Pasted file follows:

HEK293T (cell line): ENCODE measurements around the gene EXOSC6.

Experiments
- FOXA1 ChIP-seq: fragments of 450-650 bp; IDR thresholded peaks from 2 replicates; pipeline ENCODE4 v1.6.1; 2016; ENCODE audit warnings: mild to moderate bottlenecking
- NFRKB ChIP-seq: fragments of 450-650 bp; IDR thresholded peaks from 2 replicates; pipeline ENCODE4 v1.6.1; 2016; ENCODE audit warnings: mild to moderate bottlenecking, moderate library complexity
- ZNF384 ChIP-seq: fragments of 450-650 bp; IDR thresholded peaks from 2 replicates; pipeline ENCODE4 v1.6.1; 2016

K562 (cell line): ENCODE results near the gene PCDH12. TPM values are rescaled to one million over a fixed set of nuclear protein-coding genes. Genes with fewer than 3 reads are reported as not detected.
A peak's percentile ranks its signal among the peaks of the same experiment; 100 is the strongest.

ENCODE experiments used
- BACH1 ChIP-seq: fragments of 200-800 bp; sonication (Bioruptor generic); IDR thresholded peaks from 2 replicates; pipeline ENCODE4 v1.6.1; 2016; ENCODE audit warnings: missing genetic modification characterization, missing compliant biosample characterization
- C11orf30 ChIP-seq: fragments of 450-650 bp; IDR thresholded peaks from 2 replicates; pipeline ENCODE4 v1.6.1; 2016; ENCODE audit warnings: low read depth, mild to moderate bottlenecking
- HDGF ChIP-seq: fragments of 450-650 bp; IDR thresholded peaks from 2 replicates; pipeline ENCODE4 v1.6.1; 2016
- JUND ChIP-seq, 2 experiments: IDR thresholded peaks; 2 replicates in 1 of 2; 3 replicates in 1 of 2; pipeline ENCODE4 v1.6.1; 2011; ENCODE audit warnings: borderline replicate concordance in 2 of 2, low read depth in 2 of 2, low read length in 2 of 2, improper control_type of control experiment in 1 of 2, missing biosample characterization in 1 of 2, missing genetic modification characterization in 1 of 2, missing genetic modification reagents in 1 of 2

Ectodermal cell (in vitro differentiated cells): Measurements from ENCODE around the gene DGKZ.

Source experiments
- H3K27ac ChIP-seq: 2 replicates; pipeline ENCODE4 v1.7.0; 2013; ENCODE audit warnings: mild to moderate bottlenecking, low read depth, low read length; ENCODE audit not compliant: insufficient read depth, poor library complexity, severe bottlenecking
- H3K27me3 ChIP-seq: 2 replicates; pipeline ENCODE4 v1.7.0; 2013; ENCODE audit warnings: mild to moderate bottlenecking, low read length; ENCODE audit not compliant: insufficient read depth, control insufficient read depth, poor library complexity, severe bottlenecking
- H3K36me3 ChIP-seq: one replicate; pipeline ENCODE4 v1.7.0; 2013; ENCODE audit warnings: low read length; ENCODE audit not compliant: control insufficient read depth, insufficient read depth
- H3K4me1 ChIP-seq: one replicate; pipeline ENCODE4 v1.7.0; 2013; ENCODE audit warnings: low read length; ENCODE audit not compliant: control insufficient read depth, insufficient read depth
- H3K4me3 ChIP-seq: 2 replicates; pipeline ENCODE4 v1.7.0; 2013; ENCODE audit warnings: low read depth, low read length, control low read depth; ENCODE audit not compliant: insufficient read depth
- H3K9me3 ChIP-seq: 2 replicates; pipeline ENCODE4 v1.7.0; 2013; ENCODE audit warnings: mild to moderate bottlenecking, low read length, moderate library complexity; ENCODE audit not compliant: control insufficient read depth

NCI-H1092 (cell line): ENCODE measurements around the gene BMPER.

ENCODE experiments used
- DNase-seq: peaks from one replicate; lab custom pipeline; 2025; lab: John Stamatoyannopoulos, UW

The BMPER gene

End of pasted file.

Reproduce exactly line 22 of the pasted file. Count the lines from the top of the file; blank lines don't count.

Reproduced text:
ENCODE experiments used